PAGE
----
Sen. John Kerry (D-Mass.) believes the U.S. is at risk of a double-dip recession. He said the United States is a contributor to the weak global economy, but blamed Europe for being the primary cause.
Kerry said the "real" problem is long-term structural debt, not short-term spending cuts.
"The debt deal that we just did is barely a scratch on the surface of what we need to do," Kerry said.
Sen. Bernie Sanders (I-Vt.) said he "wouldn't hold his breath" for a spot on the soon-to-be-formed "supercommittee," but would like to serve.
Sanders predicted the supercommittee negotiations will end up revolving around how much defense spending is cut.
He felt confident that Republicans won't compromise on taxes. He told Senate Majority Leader Harry Reid (D-Nev.) not to appoint any Democrats who would consider cutting Social Security, Medicaid or Medicare.
"The best we can do now is hold the line."
Transportation Secretary Ray LaHood praised Harry Reid, as well as President Obama, for their work in ending the Federal Aviation Administration stalemate. He said he is "thrilled" that FAA employees and construction workers will be able to go back to work.
LaHood also thanked Sens. Jay Rockefeller (D-W.Va.), Kay Bailey Hutchison (R-Texas) and Max Baucus (D-Mont.) for their help in ending the shutdown, but blamed Congress for creating the situation in the first place.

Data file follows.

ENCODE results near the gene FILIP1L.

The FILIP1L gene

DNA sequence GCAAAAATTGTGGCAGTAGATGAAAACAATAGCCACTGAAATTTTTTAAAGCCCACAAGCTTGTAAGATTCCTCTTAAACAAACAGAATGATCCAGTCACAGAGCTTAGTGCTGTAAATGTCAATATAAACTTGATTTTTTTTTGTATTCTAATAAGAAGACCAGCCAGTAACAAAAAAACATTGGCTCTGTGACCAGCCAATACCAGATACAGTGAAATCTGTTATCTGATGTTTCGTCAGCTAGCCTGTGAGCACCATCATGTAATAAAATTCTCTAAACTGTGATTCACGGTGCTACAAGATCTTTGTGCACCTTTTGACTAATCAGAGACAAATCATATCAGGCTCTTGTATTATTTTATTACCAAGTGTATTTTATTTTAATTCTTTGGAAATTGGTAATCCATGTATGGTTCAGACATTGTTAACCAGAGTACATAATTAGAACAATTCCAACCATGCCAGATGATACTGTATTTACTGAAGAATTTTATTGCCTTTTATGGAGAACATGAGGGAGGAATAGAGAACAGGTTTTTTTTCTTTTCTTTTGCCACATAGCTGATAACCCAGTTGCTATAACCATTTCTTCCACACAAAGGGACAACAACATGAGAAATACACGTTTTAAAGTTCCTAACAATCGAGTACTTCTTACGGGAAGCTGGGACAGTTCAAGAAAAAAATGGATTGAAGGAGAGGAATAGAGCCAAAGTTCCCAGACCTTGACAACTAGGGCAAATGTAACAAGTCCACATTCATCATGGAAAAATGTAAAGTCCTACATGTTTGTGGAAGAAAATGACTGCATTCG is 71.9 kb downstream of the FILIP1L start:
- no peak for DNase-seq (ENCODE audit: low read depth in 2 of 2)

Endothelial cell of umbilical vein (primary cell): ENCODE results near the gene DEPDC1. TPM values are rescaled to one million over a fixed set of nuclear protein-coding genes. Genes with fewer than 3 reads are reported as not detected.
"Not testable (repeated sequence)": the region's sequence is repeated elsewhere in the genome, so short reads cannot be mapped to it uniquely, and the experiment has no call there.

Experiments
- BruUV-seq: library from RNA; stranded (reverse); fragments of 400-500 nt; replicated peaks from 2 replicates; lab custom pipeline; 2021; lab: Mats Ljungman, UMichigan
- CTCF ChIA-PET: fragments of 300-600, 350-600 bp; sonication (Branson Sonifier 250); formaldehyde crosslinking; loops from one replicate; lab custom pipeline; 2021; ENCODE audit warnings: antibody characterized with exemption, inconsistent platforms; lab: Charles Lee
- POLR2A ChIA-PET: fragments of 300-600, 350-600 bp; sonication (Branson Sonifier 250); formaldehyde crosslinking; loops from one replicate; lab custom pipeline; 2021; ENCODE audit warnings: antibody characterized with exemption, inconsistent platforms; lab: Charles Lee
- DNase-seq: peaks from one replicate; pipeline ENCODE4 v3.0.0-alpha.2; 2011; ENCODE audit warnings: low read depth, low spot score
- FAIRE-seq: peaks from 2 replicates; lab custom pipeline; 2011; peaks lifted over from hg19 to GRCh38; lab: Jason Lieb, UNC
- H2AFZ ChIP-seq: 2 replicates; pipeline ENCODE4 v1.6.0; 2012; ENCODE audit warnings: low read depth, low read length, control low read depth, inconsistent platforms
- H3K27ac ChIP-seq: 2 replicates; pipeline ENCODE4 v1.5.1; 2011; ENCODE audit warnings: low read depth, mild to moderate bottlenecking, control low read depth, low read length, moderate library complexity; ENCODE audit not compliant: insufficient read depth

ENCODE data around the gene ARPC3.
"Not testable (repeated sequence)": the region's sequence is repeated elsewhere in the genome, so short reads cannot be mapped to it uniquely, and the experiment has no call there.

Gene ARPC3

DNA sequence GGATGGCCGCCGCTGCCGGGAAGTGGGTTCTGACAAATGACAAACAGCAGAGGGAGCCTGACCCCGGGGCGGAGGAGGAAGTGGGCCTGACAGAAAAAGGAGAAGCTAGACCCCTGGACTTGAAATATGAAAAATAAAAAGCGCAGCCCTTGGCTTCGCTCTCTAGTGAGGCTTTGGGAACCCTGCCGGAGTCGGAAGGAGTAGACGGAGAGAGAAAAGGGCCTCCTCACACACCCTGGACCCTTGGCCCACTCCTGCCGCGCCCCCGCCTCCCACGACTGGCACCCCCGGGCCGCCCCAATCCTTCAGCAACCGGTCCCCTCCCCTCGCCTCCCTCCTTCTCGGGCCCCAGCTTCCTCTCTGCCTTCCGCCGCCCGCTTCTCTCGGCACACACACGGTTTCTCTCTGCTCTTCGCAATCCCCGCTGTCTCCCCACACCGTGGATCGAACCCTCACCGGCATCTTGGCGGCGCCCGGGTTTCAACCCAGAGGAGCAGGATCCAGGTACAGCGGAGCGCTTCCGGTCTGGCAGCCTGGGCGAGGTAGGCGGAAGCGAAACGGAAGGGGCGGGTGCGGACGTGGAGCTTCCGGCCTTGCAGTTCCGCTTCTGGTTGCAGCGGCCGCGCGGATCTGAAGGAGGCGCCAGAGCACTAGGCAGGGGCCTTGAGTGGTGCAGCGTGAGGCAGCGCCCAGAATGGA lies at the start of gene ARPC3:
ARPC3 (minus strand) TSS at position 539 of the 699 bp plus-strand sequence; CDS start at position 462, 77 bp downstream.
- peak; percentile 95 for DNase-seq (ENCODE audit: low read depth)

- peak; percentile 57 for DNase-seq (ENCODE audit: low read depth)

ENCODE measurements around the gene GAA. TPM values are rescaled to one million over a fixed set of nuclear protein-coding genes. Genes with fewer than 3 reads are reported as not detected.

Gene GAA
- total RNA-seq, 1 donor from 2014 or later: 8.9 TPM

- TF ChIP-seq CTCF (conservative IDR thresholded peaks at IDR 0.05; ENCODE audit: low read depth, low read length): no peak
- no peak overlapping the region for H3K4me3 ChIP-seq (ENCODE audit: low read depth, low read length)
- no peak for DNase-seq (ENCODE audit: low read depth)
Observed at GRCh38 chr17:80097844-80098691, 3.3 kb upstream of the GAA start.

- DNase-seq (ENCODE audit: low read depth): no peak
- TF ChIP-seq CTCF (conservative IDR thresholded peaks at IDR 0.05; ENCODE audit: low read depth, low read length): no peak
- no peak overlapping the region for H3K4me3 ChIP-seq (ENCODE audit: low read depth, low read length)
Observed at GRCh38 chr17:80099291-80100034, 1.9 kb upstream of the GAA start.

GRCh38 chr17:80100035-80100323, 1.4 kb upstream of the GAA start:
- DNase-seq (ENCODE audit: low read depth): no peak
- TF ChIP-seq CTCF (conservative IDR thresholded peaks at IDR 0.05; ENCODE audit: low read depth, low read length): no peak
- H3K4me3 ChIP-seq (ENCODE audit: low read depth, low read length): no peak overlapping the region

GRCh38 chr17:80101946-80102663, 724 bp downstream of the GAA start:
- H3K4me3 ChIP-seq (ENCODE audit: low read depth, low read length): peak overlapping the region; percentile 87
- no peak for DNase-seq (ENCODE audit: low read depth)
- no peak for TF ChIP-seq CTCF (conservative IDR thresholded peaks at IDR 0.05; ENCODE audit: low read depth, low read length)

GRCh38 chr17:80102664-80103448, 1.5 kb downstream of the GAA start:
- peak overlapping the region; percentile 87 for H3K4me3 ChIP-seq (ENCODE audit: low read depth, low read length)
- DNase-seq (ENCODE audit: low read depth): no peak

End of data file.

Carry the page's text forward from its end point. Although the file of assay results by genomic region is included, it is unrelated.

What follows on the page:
Presidential candidate and former Pennsylvania Sen. Rick Santorum (R) slammed Republicans for mishandling the debt-ceiling debate. He said the GOP should have maintained a stronger focus on a balanced-budget amendment.
When asked about swipes at Republicans, he said debt-ceiling legislation was a bad deal and should have focused on the balanced-budget amendment. He also blasted presidential candidates in Congress, saying they lacked leadership on the issue.
"They didn't do what needed to be done; we needed to balance the budget. We need to limit the size and scale of government. They kicked the can down the road," Santorum said.
Click here for the full Santorum interview.
PIMCO CEO Mohamed El-Erian said he is relieved that the jobs number was "relatively good." He said not to underestimate the importance of decent unemployment data.
"It's good to have been able to have paused this negative loop, but we need to reverse it, because a lot of damage was created yesterday."